The New Craftsmen & Inigo present: Exploring the Art of Slipware Pottery with Dylan Bowen

Dylan Bowen 


This week The New Craftsmen and Inigo visit the Oxford studio of renowned slipware potter, Dylan Bowen.

Known for his loosely thrown monochromatic work, Dylan’s approach resonates spontaneity and energy. His gestural application of contrasting slip is inspired by abstract expressionism and graffiti, resulting in one-of-a-kind pieces that combine traditional painting and avant-garde mark-making, with the centuries-old ceramic tradition of slipware pottery. It is this unique, dynamic, approach that makes Dylan’s work so instantly recognisable and utterly covetable.


Dylan Bowen


Slipware pottery, which dates back as far as the 12th century, experienced a resurgence thanks to British studio potters, Bernard Leach and Michael Cardew in the early 1900s. An age-old pottery tradition, the process involves drenching a leather-hard clay body (vessels, platters, or whatever the potter has produced) in liquid clay, as a means of decoration before firing.

As a form of direct mark making, there are many different decorative applications of slip; these include sgraffito (scratching through a layer of slip to reveal a contrasting colour beneath), carving, painting and trailing – to name but a few.


Dylan Bowen


Dylan pours, trails and brushes slip onto his pieces which are usually wheel-thrown, but also incorporate hand-built elements. The work Dylan creates is experimental and expressive, but as The New Craftsmen discovers, years of honing his craft has enabled him to create an approach that is now as ‘steady and un-dramatic’ as he can possibly make it.

We invite you to read the full story, below, for an insight into Dylan’s making methods and creative process. To explore individual pieces, please visit his maker page and product gallery.


Dylan Bowen


What motivates you to make?

A combination of things motivate me to make – a lot of them are fairly practical and unexciting, but two are recurring. Firstly, solving problems (both practical and aesthetic), and secondly, questioning how to penetrate the fog of the future. How does something go together? How do I make my materials do what I want them to at each stage? How can I find out what is not working and make it work? Where am I going? I can’t imagine these concerns ever going away, but I have learnt how to work at them, if not perhaps solve them.

What and/or who are you most inspired or influenced by?

The two biggest influences on my work are my Dad (Clive Bowen) and my wife (Jane Bowen). Both are slipware potters and I feel most of what I am able to do is built on the foundations of what they have already done. I think after a while you accumulate so many influences that they form a kind of stew in which it is harder to extract specific ingredients. I know I am constantly looking at marks, whatever the source, and sometimes that becomes distracting. Rather than enjoying the work, my first thought is, can I use this? Can this be mine? Can I use this emotion? Like a vampire!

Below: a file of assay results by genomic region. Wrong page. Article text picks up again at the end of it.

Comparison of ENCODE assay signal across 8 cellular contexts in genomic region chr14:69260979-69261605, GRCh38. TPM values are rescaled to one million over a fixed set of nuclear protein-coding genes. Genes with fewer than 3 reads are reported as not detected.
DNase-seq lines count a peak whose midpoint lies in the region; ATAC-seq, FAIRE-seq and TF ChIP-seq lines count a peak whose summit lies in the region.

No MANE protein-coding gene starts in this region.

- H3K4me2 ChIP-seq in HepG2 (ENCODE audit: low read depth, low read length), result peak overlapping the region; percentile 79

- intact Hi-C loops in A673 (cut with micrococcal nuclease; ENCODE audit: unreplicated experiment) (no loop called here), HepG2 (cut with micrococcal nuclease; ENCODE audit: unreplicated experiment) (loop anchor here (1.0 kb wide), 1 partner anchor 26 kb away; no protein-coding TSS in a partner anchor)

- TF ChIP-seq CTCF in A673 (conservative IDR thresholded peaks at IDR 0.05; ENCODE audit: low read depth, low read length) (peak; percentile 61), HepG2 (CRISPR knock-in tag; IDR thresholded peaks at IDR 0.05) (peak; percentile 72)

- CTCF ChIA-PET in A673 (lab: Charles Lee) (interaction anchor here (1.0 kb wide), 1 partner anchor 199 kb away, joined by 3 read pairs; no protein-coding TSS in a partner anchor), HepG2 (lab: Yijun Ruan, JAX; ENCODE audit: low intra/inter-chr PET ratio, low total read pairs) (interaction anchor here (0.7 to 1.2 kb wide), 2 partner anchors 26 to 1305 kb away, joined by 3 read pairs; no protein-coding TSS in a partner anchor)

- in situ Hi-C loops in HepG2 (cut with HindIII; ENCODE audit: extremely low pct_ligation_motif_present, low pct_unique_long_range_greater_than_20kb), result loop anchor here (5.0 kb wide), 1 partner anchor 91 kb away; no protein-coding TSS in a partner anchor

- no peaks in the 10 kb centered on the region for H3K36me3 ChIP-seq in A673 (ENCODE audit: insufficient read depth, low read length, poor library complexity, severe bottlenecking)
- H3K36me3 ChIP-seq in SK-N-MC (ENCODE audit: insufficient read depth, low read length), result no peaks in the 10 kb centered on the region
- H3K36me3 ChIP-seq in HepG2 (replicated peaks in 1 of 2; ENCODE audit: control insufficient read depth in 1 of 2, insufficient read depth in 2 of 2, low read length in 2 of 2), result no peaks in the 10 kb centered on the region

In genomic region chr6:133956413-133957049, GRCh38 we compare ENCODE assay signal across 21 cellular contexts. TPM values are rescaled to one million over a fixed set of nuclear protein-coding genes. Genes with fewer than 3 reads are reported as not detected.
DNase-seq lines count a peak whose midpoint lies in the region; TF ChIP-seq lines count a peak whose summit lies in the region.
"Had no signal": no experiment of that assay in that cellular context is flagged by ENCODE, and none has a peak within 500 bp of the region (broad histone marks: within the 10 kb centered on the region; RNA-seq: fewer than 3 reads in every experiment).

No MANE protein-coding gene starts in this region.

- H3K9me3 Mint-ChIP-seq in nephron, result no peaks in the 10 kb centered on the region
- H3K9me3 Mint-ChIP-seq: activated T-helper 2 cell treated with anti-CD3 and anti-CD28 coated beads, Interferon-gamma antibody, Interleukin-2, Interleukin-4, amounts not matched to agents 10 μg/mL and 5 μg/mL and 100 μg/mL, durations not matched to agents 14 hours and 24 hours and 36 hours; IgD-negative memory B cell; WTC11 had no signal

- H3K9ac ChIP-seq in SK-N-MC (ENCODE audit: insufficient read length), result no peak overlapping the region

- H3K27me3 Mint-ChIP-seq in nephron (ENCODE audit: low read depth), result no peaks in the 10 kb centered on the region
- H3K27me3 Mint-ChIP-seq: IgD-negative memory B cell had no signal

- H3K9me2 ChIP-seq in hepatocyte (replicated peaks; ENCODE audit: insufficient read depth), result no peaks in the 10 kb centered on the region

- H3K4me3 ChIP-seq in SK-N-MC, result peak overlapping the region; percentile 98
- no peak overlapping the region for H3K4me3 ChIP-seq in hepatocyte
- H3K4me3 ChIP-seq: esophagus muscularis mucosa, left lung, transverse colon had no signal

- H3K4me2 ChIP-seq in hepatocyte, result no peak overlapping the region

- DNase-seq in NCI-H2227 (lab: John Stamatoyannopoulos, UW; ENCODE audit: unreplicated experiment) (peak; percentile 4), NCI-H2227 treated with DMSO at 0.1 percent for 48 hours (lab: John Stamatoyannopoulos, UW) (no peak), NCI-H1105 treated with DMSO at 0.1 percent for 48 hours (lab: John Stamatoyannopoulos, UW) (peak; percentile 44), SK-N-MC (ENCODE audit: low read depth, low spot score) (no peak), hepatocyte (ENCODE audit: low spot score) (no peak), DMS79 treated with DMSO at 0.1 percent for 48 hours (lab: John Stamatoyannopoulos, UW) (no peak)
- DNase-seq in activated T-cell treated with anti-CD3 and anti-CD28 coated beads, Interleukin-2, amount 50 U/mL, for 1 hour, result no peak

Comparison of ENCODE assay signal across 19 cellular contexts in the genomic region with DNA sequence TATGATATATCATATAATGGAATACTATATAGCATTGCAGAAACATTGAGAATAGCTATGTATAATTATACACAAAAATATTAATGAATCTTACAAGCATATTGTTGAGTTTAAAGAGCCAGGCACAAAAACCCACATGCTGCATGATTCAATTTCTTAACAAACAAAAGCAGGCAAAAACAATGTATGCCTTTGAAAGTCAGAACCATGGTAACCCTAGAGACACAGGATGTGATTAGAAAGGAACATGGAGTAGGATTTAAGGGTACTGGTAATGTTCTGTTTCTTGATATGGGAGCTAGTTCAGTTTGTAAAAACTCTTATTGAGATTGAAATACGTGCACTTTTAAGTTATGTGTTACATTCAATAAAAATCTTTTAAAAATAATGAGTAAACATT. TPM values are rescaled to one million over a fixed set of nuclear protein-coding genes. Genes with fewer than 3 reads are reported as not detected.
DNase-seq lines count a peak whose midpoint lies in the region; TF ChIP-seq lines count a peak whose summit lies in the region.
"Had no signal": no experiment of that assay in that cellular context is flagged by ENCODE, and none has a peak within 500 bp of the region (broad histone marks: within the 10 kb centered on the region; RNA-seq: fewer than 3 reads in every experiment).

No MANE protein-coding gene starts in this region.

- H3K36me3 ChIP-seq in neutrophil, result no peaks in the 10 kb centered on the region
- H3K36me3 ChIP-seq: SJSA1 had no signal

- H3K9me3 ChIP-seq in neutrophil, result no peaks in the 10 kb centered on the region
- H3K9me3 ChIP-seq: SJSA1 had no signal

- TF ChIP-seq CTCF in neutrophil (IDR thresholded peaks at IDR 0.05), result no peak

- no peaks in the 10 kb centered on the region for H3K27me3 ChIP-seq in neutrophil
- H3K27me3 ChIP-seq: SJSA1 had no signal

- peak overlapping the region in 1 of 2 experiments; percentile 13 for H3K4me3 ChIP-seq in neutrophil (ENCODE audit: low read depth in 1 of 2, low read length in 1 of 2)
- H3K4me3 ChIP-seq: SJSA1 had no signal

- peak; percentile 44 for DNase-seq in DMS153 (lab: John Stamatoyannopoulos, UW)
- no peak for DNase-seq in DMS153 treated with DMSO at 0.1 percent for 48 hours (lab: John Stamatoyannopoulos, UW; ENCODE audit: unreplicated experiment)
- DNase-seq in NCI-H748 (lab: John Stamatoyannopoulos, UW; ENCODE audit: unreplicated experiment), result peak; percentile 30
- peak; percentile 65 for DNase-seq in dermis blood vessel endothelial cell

What is your unique approach to your craft and how have you honed your skills?

I don’t have a unique approach, I don’t think. I have eventually learned that I need to turn up for things to happen, and my approach is now as steady and undramatic as I can make it. I sometimes wonder what skills I have acquired. I suppose the main skill I am working on is knowing when to leave things alone. I am more interested in what I can get away with, testing the amount of skill and knowledge needed in order to get what I want. And if it falls apart, does that matter? It could be great! However, slipware is both very simple and very sensitive. Things go wrong and if I am too casual, it can fall apart in a way I don’t like. I suppose negotiating this is another thing I am working on.

What is your defining or proudest moment as a maker so far?

I can think of a few moments when I have felt “this is good”! I think having my work accepted for the first CAL Exhibition was a real step, as was having work in Galerie Besson at around the same time. I also gave a talk and a demo at the Ashmolean Museum with my Dad a few years back. I think there have been many smaller moments along the way, but the ultimate prize – which is to fully express every part of my being through clay – is sadly always going to be out of reach.

What is your dream project?

My dream project would be something collaborative in the sun. A large ceramic mural maybe. I have made a few larger works myself, but I like working with people who have different skills, who are more practical. I have been working with slipware for a long time and the chance to work with other materials, with different firing and glazing techniques, is something I would be greatly interested in.


Photography by Paul Whitbread